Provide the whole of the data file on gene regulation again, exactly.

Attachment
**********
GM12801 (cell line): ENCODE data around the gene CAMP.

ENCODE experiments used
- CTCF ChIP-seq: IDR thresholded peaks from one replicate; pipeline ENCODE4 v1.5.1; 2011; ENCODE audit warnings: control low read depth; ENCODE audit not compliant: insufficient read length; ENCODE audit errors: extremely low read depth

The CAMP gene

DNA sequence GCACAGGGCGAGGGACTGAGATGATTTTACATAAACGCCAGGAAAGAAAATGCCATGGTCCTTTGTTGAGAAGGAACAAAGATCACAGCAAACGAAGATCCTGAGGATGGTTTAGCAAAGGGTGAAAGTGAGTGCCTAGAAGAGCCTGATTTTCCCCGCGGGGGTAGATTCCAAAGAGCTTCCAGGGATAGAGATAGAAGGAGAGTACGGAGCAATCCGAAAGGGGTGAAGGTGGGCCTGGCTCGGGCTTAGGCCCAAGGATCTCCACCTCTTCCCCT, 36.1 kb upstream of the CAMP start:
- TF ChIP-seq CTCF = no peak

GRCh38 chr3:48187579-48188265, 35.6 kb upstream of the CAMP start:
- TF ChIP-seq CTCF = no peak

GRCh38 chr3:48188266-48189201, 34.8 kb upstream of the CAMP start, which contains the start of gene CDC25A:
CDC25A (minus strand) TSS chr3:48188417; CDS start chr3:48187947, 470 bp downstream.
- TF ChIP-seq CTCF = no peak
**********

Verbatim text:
GM12801 (cell line): ENCODE data around the gene CAMP.

ENCODE experiments used
- CTCF ChIP-seq: IDR thresholded peaks from one replicate; pipeline ENCODE4 v1.5.1; 2011; ENCODE audit warnings: control low read depth; ENCODE audit not compliant: insufficient read length; ENCODE audit errors: extremely low read depth

The CAMP gene

DNA sequence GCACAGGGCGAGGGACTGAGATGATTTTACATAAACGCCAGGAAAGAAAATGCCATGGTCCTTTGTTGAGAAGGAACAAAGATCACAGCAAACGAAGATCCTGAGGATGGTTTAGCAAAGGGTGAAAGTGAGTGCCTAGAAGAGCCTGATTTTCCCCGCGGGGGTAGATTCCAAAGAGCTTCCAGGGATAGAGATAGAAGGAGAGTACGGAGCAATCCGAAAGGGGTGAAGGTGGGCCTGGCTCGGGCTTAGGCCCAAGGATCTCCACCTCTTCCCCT, 36.1 kb upstream of the CAMP start:
- TF ChIP-seq CTCF = no peak

GRCh38 chr3:48187579-48188265, 35.6 kb upstream of the CAMP start:
- TF ChIP-seq CTCF = no peak

GRCh38 chr3:48188266-48189201, 34.8 kb upstream of the CAMP start, which contains the start of gene CDC25A:
CDC25A (minus strand) TSS chr3:48188417; CDS start chr3:48187947, 470 bp downstream.
- TF ChIP-seq CTCF = no peak